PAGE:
The place, in May, is alive with Baltimore Orioles. Or at least their songs fill the air and experienced bird watchers know they are there. Even a beginner can recognize the red-winged blackbirds, flickers, robins, and wrens (they like to nest in lamp posts). The hawks nesting on the windowsills of Logan Circle suddenly makes a lot more sense, because that isn't very far away. In January, flocks of ducks and geese swoop in on the water surface, which by spillways is kept eight feet deep for their favorite food. Just how the fish got there is unclear, perhaps birds of some sort carried them in. The neighborhoods nearby are teeming with little boys who would love to catch those fish, but it's fenced and guarded much more vigorously since 9-11. In fact, you have to sign a formal document in order to be admitted; it says "Witnesseth" in big letters. Lawyers are well known for being timid souls, imagining hobgoblins behind every tree. However, there are some little reminders that evil isn't too far away. Just about once a week, someone shoots a gun into the air in the nearby city. It goes up and then comes down at random, with approximately the same downward velocity when it lands as when it left the muzzle upward. That is, it puts a hole in the rubber canopy over the active reservoir, which then has to be repaired. No doubt, if it hit your head it would leave the same hole. So, sign the document, and bring an umbrella if the odds worry you.
A treasure like this just isn't going to remain as it is, where it is. It's hard to know whether to be most fearful of bootleggers, apartment builders or city councilmen, but somebody is going to do something destructive to our unique treasure, possibly discovering oil shale beneath it for example, unless imaginative civil society takes charge. At present, the great white hope rests with a consortium of Outward Bound and Audubon Pennsylvania, who have an ingenious plan to put up education and administrative center right at the fence, where the city meets the wilderness. That should restrict public entrance to the nature preserve, but allow full views of its interior. Who knows, perhaps urban migration will bring about a rehabilitation of what was once a very elegant residential neighborhood. And push away some of those reckless shooters who now delight in potting at the overhead birds.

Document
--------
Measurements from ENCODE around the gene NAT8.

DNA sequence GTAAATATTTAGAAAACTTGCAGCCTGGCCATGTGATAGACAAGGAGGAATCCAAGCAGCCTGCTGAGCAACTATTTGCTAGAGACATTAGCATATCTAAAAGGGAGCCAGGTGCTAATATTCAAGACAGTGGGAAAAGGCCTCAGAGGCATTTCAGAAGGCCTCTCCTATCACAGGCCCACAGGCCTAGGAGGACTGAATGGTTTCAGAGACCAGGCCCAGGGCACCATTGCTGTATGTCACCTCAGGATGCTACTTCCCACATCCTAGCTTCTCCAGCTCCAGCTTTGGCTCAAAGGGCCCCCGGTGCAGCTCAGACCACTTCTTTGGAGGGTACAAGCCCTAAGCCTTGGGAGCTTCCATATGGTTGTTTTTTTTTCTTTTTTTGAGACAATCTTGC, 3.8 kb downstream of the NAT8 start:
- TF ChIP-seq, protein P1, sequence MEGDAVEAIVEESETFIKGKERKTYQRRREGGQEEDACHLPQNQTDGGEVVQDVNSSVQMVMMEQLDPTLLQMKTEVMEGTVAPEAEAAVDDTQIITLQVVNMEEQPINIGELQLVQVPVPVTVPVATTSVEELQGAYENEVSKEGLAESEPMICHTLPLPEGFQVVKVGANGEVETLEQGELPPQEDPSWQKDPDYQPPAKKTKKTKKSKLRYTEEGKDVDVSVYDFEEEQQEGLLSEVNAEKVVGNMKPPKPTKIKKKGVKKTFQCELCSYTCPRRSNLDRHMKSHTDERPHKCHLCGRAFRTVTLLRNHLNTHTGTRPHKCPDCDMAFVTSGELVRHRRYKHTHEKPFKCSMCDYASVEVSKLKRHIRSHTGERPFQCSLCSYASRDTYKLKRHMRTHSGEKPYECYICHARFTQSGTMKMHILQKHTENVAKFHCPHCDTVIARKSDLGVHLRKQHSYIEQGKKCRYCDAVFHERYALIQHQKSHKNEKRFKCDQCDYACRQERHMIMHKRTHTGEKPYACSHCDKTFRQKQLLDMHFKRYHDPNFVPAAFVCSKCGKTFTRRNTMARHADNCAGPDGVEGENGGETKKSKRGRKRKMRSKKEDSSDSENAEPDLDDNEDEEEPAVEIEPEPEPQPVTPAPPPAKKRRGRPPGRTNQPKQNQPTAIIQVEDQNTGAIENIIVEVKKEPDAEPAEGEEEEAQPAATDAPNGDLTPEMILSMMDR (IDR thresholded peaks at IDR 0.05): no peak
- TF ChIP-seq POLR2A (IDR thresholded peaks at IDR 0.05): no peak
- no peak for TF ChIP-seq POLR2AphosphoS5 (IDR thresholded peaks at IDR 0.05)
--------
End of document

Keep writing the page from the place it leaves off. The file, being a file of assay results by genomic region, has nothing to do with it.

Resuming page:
This whole topic of waterworks and reservoirs brings up what seems like a Wall Street mystery. Few people seem to grasp the idea, but Philadelphia is the very center of a very large industry of waterworks companies. The tale is told that the yellow fever epidemics around 1800 were the instigation for the first and finest municipal waterworks in the world. There's a very fine exhibit of this remarkable history in the old waterworks beside the Art Museum. But that's a municipal water service; why do we have private equity firms, water conglomerates, hedge funds for water industries, and other concentrations of distinctly private enterprise in the water? One hypothesis offered by a private equity partner was that the success of the municipal water works of Philadelphia stimulated many surrounding suburbs to do the same thing; it was surely better than digging your own well. This concentration of small and fairly inefficient waterworks around the suburban ring of this city might well have created an opportunity for conglomerates to amalgamate them at lower consumer cost. Anyway, it seems to be true that if you want to visit the headquarters of the largest waterworks company in the world, you go about seven miles from city hall and look around a nearby shopping center. If you are looking for the world's acknowledged expert in rivers, you go to the Academy of Natural Sciences of Philadelphia on Logan Square and look around for a lady who is 104 years old. And if you have a light you are trying to hide under a barrel, come to Philadelphia.
|William Penn Holding his Charter|